The wild claims to martyrdom coming from Gibson Guitar CEO Henry Juszkiewicz are being challenged by an unusual coalition of environmental groups, U.S. hardwood industry groups and unions. On a Tuesday conference call and elsewhere, they have made a number of key rebuttals to Juszkiewicz's claims.
First off, Juszkiewicz is pushing the notion that Gibson has now been raided twice because the company was somehow being specifically targeted. In fact, the Environmental Investigation Agency notes,
The affidavit indicates that the government did not realize that Gibson was the recipient of the ebony shipment in question when it was first held in Dallas due to irregular paperwork and suspicion of a Lacey Act violation; only upon investigation they found the parties in this shipment to be the same as those involved in the Madagascar ebony case already in process.
When they say "parties in this shipment," they mean parties plural: According to the EIA's Andrea Johnson, although the 2009 case involved Malagasy ebony and the 2011 case involves Indian ebony, the importer Gibson was using in 2011 was the same importer they had used in 2009. If you had been raided and were under continuing investigation for illegal activity and you really wanted to obey the law, wouldn't you start doing business with someone other than the company that had been supplying you with illegal goods?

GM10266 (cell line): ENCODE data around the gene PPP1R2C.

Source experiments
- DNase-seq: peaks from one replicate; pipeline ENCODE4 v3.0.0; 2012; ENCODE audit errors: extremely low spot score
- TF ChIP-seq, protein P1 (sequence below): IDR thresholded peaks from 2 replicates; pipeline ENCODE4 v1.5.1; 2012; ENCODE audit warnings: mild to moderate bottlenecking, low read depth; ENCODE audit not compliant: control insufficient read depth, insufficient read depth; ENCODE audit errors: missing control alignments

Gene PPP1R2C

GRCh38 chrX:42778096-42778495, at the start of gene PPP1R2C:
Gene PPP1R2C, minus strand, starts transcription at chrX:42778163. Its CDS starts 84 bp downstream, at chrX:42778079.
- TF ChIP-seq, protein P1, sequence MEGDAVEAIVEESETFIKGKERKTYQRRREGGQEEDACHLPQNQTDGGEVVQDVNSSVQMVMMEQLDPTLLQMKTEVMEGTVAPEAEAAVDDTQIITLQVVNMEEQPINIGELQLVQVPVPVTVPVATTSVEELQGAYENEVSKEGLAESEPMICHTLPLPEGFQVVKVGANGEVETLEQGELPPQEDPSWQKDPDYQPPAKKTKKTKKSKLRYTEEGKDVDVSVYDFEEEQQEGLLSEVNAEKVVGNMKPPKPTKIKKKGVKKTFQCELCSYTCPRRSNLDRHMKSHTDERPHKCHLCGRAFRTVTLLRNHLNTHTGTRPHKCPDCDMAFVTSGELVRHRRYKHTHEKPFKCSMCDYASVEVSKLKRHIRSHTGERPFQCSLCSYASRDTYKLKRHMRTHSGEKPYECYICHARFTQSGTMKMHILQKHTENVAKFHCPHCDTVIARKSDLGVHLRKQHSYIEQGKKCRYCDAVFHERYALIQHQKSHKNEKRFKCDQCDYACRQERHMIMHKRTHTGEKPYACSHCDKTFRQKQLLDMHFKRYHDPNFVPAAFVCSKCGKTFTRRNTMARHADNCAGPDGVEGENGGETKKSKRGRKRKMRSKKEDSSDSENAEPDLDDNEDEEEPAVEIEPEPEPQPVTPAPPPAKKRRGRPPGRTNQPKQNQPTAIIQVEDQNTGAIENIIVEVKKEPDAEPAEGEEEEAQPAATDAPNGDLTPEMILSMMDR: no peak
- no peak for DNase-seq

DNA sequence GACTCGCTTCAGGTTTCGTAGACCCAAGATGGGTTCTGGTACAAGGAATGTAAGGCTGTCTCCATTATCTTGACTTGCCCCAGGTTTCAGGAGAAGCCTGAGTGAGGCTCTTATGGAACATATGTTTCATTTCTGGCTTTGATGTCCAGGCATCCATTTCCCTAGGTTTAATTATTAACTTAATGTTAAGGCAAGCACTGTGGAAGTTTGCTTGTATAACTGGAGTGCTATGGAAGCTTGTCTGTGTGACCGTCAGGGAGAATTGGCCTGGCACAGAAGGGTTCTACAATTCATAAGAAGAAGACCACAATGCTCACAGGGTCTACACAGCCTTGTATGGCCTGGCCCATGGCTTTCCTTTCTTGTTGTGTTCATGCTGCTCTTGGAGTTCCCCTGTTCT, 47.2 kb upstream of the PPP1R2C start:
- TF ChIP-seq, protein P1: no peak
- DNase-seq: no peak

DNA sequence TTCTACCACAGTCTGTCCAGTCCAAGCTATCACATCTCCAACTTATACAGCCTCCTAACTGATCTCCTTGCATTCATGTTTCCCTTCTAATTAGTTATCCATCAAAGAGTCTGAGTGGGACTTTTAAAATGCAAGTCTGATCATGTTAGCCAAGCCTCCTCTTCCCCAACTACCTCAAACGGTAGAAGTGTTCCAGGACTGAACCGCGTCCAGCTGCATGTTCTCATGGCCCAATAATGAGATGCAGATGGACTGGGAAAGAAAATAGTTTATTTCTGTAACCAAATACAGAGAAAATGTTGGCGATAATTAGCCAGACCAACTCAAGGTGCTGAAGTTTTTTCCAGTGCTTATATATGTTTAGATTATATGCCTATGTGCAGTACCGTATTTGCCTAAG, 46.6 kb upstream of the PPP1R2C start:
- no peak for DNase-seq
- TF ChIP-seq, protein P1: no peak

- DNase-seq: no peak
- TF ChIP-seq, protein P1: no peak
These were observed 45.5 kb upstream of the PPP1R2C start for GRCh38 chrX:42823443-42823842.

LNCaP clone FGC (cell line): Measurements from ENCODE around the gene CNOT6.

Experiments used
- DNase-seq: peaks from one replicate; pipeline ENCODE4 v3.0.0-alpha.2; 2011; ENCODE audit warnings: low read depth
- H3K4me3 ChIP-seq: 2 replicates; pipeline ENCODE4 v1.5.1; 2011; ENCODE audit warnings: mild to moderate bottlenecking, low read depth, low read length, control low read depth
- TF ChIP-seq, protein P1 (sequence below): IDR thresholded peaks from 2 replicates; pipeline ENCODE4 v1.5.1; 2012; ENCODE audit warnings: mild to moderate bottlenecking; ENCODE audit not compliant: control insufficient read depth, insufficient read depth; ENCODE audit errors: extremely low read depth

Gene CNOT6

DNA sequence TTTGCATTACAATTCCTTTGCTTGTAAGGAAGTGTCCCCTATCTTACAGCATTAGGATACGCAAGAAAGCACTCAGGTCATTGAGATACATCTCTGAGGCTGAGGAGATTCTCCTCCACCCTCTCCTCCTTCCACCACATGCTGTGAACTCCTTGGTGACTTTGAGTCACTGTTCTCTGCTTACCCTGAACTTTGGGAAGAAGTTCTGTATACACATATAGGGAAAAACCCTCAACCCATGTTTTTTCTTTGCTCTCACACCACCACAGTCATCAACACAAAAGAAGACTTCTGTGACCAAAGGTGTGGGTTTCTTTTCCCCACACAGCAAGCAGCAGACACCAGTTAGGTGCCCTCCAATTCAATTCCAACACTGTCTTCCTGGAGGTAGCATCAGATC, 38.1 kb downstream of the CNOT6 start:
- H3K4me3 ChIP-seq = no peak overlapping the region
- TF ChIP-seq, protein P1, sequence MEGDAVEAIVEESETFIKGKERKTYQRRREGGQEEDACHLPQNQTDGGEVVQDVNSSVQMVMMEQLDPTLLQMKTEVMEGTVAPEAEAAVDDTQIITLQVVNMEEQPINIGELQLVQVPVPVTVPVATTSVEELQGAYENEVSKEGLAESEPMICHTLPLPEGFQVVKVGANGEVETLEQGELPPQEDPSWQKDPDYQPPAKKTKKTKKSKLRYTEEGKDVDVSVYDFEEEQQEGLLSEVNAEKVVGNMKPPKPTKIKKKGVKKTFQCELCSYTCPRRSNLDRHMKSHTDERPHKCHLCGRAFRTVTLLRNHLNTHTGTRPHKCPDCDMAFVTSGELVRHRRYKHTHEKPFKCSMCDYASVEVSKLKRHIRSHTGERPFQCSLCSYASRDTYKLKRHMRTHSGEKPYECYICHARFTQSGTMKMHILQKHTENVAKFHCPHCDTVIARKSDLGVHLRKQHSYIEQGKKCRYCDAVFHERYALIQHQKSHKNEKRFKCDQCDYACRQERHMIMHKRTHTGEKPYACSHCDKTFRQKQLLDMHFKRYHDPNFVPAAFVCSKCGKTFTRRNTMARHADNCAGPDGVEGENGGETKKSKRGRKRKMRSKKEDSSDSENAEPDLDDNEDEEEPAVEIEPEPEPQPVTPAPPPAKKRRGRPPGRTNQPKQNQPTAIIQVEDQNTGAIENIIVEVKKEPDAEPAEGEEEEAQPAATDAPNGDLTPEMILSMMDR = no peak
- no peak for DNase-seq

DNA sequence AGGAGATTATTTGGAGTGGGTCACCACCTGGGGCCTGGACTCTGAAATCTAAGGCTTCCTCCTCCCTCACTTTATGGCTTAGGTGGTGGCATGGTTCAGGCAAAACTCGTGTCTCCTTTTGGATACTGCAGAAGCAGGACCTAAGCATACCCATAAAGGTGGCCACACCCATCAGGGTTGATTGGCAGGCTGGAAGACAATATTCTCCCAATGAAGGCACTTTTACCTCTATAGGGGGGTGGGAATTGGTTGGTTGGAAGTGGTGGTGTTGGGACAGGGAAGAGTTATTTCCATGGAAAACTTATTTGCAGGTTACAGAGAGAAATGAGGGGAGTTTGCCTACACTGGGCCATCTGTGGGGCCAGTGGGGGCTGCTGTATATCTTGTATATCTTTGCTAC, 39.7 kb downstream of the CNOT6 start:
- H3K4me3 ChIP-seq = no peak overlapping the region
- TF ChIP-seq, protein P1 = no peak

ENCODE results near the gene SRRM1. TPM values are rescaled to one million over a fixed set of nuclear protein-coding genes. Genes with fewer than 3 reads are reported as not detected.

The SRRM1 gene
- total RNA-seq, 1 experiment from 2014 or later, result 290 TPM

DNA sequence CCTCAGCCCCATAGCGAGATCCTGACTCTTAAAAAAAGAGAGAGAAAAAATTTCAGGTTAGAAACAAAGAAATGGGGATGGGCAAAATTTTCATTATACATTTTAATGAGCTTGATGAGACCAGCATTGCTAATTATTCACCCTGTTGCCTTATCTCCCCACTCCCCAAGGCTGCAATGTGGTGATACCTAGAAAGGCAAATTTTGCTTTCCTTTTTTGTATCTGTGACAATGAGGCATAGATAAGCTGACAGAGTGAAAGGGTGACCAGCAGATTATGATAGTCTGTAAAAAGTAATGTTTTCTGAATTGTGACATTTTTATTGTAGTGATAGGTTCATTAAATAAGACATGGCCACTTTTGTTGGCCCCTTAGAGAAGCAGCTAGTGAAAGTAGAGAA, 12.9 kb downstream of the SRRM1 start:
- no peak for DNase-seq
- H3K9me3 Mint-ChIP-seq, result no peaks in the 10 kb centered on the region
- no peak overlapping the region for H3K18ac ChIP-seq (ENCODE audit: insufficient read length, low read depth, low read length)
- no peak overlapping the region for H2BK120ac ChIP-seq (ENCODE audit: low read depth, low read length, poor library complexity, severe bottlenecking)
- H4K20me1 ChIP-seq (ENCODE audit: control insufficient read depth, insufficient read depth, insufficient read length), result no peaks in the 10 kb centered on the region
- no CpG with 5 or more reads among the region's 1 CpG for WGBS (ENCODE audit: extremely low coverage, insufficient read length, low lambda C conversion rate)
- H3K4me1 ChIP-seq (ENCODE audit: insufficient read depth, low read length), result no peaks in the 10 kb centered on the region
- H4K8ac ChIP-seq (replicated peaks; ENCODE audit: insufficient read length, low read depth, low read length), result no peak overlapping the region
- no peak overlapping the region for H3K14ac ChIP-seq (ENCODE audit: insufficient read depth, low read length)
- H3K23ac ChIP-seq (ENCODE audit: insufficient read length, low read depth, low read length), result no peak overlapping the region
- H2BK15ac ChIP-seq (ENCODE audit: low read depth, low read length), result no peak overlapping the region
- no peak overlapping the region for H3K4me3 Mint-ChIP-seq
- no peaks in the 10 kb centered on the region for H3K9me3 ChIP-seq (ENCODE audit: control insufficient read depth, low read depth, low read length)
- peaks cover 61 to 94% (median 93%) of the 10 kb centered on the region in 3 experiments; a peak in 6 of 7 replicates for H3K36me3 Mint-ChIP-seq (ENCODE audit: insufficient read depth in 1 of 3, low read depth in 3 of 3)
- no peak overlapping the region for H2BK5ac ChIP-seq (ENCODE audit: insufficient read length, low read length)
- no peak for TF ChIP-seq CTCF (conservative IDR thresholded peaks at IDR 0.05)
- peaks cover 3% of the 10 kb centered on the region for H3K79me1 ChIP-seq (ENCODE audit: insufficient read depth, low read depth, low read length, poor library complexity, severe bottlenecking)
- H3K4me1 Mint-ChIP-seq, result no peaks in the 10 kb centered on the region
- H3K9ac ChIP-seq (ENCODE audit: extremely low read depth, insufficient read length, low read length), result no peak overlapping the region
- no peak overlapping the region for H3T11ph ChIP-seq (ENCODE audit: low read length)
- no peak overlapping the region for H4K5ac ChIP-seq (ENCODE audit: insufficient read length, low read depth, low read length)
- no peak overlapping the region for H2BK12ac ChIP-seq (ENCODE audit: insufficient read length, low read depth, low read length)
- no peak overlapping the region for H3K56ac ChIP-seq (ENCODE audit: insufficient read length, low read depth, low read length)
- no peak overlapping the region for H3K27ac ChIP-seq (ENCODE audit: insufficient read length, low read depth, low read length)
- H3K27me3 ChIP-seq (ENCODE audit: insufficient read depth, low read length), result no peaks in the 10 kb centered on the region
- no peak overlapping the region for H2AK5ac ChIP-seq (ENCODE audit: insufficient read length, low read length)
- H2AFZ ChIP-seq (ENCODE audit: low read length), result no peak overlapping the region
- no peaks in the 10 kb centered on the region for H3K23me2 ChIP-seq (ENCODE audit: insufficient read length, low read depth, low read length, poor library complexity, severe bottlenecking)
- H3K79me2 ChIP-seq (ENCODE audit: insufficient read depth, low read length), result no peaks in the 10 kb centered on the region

At least in 2009, Gibson knew that what it was doing was at least potentially illegal: "Information released in affidavits and motions over the past year include excerpts from internal emails indicating that Gibson decided to buy illegal wood knowing the risks involved."
Moreover, Juszkiewicz has claimed that this was an attempt to drive jobs out of the U.S., or at least that that would be the effect of the action against him. However,
Jameson French, CEO of Northland Forest Products and the former chairman of the Hardwood Federation, a trade association, said illegal loggers evade environmental and trade laws and sell their products more cheaply than law-abiding companies can.
French said he is “flabbergasted by the misinformation that’s been put out there” by Gibson. In particular, he said that rather than costing jobs, the Lacey Act has “saved a lot of American jobs” by protecting American wood companies from illegal competition.
On Tuesday's call, Mark Barford, the executive director of the National Hardwood Lumber Association said bluntly that the Lacey Act "is our jobs act ... we need the protections of the Lacey Act, we need a fair playing field." There is a significant economic effect: Illegal logging can cost the U.S. $1 billion per year.
Additionally, there are major environmental issues. Last year, a Chatham House report estimated a 22 percent decline in illegal logging since 2002, and "The decline in illegal logging may have kept some 1.2-14.6 billion tonnes of carbon dioxide locked up in trees over the last decade."
Gibson currently faces a civil case from 2009 and is expected to face criminal charges in that case; the 2011 case is still being investigated. Gibson's CEO apparently prefers that things play out in the conservative media rather than the courts, which should tell you something about the level of scrutiny of the facts he thinks he can withstand.